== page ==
F Heritage History | Richard of Jamestown by James Otis
Contents 
Front Matter Who I am Left Alone in the World An Idle Boy Captain Smith Comes to London Meeting Captain Smith Captain Smith Speaks to Me Plans of the London Company The Vessels of the Fleet How I Earned my Passage When the Fleet Set Sail The Voyage Delayed Nathaniel's Story We Make Sail Again The First Island Captain Smith Accused Captain Smith a Prisoner I Attend My Master Several Islands Visited A Variety of Wild Game The Tempest The New Country Sighted The Leader Not Known Arrival at Chesapeake Bay An Attack by the Savages Reading the Company's Orders Captain Smith on the Council Smith Remains Aboard Exploring the Country People Land from the Ships Captain Smith Proven Innocent We Who were Left Behind Baking Bread without Ovens Unequal Division of Labor Building a Home of Logs Keeping House Lack of Cleanliness Cave Homes The Golden Fever Ducks and Oysters Roasting Oysters Leaning to Cook The Sweet Potato Root A Touch of Homesickness Master Hunt's Preaching Neglecting the Future Surprised by Savages Strengthening the Fort Sickness and Death Smith Gains Authority Disagreeable Discipline Signs of Rebellion Second Proclamation Building a Fortified Village Trapping Turkeys A Crude Kind of Chimney Cooking a Turkey Candles or Rushlights The Visit of Pocahontas Captain Kendall's Plot Death of Captain Kendall Captain Smith's Expedition An Exciting Adventure Taken Before Powhatan Pocahontas Begs for Smith Captain Smith's Return A New Church Captain Newport's Return Gold-Seekers A Worthless Cargo Condition of the Colony Tobacco Captain Newport's Return Gazing at the Women Hunt Brings Great News Captain Newport's Instructions The Story of Roanoke The Crowning of Powhatan Preparing for the Future Stealing Company Goods What the Thieving Led To Fear of Famine The Unhealthful Location Gathering Oysters Sturgeon for Food Turpentine and Tar Making Clapboards Providing for Children Dreams of the Future A Plague of Rats Treachery During Smith's Absence Captain Smith's Speech The New Laws The Accident Captain Smith's Departure The "Starving Time" Our Courage Gives Out Abandoning Jamestown Lord De la Warr's Arrival The Young Planters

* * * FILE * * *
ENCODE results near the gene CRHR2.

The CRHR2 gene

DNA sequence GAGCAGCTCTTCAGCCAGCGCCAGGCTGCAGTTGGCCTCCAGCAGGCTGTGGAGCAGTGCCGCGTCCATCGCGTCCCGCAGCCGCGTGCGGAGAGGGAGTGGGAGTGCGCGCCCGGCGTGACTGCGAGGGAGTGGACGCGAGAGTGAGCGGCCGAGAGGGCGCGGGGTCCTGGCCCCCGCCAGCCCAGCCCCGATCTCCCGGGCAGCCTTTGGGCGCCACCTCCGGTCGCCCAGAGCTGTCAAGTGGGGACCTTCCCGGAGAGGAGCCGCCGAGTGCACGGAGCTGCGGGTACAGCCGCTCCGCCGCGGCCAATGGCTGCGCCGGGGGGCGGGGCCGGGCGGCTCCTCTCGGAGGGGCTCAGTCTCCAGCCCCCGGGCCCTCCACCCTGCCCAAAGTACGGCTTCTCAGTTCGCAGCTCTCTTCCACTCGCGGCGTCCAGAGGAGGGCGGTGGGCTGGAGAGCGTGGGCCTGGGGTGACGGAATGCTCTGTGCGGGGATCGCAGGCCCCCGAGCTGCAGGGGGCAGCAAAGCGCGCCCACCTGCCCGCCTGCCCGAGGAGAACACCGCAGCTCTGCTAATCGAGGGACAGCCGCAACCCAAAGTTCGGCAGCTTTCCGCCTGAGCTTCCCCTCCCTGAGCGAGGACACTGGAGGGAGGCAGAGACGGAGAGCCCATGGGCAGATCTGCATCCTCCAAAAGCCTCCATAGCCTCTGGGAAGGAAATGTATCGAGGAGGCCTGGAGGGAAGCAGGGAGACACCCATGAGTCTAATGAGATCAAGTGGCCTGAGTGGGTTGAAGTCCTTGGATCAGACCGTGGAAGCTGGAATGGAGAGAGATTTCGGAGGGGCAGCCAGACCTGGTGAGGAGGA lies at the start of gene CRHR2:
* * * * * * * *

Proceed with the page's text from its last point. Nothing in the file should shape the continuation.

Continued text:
Richard of Jamestown - James Otis




An Idle Boy

[Illustration] from Richard of Jamestown by James Otis

At first it was an easy matter for me to get food at the home of this lad, or of that, among my acquaintances, sleeping wherever night overtook me; but, finally, when mayhap three months had gone by, my welcome was worn threadbare, and I was told by more than one, that a hulking lad of ten years should have more pride than to beg his way from door to door.

It is with shame I here set down the fact, that many weeks passed before I came to understand, in ever so slight a degree, what a milksop I must be, thus eating the bread of idleness when I should have won the right, by labor, to a livelihood in this world.

This last thought had just begun to take root in my heart when Nathaniel Peacock, whose mother had been a good friend of mine during a certain time after I was made an orphan, and I, heard that a remarkably brave soldier was in the city of London, making ready to go into the new world, with the intent to build there a town for the king.